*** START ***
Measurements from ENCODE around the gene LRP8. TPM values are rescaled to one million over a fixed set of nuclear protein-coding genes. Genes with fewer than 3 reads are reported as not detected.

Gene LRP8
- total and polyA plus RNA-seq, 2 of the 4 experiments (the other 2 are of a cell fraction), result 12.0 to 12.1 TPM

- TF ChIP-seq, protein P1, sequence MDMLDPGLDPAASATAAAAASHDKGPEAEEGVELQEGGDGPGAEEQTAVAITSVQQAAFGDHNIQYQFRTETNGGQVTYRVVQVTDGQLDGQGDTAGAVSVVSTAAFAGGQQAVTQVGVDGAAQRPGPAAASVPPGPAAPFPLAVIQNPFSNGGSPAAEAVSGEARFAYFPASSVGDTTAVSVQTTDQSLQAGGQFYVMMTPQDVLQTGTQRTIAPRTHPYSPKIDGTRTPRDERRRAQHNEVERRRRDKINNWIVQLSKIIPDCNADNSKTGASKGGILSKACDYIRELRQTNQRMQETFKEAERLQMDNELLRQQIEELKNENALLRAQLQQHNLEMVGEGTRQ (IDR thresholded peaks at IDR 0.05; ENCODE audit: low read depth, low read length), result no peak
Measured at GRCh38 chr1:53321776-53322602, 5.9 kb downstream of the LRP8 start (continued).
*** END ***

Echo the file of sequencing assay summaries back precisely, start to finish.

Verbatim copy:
Measurements from ENCODE around the gene LRP8. TPM values are rescaled to one million over a fixed set of nuclear protein-coding genes. Genes with fewer than 3 reads are reported as not detected.

Gene LRP8
- total and polyA plus RNA-seq, 2 of the 4 experiments (the other 2 are of a cell fraction), result 12.0 to 12.1 TPM

- TF ChIP-seq, protein P1, sequence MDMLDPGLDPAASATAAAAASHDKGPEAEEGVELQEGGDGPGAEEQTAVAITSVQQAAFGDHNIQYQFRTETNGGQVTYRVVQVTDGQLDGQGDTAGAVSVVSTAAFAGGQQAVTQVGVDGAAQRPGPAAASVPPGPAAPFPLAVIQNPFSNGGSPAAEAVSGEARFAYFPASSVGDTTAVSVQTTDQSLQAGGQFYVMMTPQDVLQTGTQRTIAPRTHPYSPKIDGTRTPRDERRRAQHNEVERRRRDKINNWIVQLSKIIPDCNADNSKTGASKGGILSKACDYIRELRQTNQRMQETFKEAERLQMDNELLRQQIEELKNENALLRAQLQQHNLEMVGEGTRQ (IDR thresholded peaks at IDR 0.05; ENCODE audit: low read depth, low read length), result no peak
Measured at GRCh38 chr1:53321776-53322602, 5.9 kb downstream of the LRP8 start (continued).